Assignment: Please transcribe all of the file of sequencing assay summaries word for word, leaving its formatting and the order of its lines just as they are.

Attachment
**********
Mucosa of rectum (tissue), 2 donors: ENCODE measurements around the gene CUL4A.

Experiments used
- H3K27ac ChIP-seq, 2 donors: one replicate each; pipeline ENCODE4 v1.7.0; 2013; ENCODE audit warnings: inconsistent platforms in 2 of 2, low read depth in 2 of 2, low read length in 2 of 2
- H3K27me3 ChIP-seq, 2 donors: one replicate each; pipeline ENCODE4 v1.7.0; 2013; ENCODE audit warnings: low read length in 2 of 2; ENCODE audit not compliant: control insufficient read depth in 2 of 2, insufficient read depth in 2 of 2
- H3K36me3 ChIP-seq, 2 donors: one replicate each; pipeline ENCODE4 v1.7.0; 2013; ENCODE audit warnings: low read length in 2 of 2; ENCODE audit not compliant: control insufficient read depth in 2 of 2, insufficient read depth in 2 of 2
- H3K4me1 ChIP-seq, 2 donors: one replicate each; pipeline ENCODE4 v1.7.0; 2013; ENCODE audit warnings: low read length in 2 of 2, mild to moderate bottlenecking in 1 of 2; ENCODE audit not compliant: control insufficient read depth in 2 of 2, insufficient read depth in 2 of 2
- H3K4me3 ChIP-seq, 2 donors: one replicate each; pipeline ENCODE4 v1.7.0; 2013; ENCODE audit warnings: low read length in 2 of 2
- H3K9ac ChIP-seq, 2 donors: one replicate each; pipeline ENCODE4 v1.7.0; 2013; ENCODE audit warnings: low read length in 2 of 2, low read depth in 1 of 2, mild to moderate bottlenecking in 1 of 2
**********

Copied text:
Mucosa of rectum (tissue), 2 donors: ENCODE measurements around the gene CUL4A.

Experiments used
- H3K27ac ChIP-seq, 2 donors: one replicate each; pipeline ENCODE4 v1.7.0; 2013; ENCODE audit warnings: inconsistent platforms in 2 of 2, low read depth in 2 of 2, low read length in 2 of 2
- H3K27me3 ChIP-seq, 2 donors: one replicate each; pipeline ENCODE4 v1.7.0; 2013; ENCODE audit warnings: low read length in 2 of 2; ENCODE audit not compliant: control insufficient read depth in 2 of 2, insufficient read depth in 2 of 2
- H3K36me3 ChIP-seq, 2 donors: one replicate each; pipeline ENCODE4 v1.7.0; 2013; ENCODE audit warnings: low read length in 2 of 2; ENCODE audit not compliant: control insufficient read depth in 2 of 2, insufficient read depth in 2 of 2
- H3K4me1 ChIP-seq, 2 donors: one replicate each; pipeline ENCODE4 v1.7.0; 2013; ENCODE audit warnings: low read length in 2 of 2, mild to moderate bottlenecking in 1 of 2; ENCODE audit not compliant: control insufficient read depth in 2 of 2, insufficient read depth in 2 of 2
- H3K4me3 ChIP-seq, 2 donors: one replicate each; pipeline ENCODE4 v1.7.0; 2013; ENCODE audit warnings: low read length in 2 of 2
- H3K9ac ChIP-seq, 2 donors: one replicate each; pipeline ENCODE4 v1.7.0; 2013; ENCODE audit warnings: low read length in 2 of 2, low read depth in 1 of 2, mild to moderate bottlenecking in 1 of 2